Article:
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Kate Bush Aerial Review

Album. Released 2005.  

BBC Review

This is a masterpiece.

Darren Waters 2005

After 12 years of waiting Kate Bush fans finally get their hands on an album of new material. A double album-sized helping of new songs should keep most fans happy with 16 tracks to delve into.

Disc one is a varied set of numbers which mainly centre around her private life, with odes to her son and a moving song about the loss of her mother. But at times these songs feel too personal and are hard to decipher with dense and difficult melodies. They encompasse a range of musical styles - from folk ("Bertie") to new age ("Pi") and classic Kate Bush ("How to be Invisible"). However, some of these tracks never really achieve lift-off and could have been left on the recording studio floor.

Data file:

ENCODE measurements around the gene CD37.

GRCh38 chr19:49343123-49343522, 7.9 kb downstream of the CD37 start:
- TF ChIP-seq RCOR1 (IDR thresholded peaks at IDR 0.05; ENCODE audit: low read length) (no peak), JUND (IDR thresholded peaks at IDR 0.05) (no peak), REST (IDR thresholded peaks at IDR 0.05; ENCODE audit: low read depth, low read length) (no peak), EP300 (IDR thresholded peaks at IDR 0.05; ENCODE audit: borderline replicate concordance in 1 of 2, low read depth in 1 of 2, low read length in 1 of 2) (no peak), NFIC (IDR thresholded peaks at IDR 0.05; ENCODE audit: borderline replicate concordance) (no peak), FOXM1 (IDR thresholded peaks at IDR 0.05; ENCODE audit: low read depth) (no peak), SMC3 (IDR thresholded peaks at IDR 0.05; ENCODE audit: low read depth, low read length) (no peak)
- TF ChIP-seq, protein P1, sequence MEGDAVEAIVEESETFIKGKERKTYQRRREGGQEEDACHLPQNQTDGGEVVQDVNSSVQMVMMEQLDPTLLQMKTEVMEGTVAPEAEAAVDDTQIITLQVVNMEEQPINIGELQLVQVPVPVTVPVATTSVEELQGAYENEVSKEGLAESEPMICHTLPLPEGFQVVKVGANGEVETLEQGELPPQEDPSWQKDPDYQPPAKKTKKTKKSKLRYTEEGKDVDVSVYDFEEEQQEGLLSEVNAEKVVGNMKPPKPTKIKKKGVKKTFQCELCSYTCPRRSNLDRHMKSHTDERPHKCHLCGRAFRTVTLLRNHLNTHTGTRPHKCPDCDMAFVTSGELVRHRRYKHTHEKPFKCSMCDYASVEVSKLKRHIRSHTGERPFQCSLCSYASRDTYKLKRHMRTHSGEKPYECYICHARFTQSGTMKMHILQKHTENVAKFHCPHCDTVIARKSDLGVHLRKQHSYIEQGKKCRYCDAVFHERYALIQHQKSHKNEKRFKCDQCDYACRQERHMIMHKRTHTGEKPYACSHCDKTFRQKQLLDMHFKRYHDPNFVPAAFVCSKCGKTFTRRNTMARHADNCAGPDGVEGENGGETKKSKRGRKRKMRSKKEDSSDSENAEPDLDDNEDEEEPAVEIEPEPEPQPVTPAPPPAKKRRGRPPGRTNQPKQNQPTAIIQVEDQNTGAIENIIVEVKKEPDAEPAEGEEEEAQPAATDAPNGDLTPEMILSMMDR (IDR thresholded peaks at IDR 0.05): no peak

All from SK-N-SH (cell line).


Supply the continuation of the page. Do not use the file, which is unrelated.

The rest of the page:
The Kate Bush of "Cloudbusting" and "Wuthering Heights"-fame is in there but struggles to get out. After the flatness of disc one, the second disc is full of surprises. It's an old-fashioned concept album that takes the listener on a journey. And what a journey! Bush has written a lyric poem set to music, which has an epic quality, transporting the listener to a deeply lush and fertile landscape. Lyrically cryptic, but strangely seductive, side two is the album Pink Floyd might have made in 1979 if Bush had been their lead singer.

Concept albums are not everyone's cup of tea - but this is a masterpiece.

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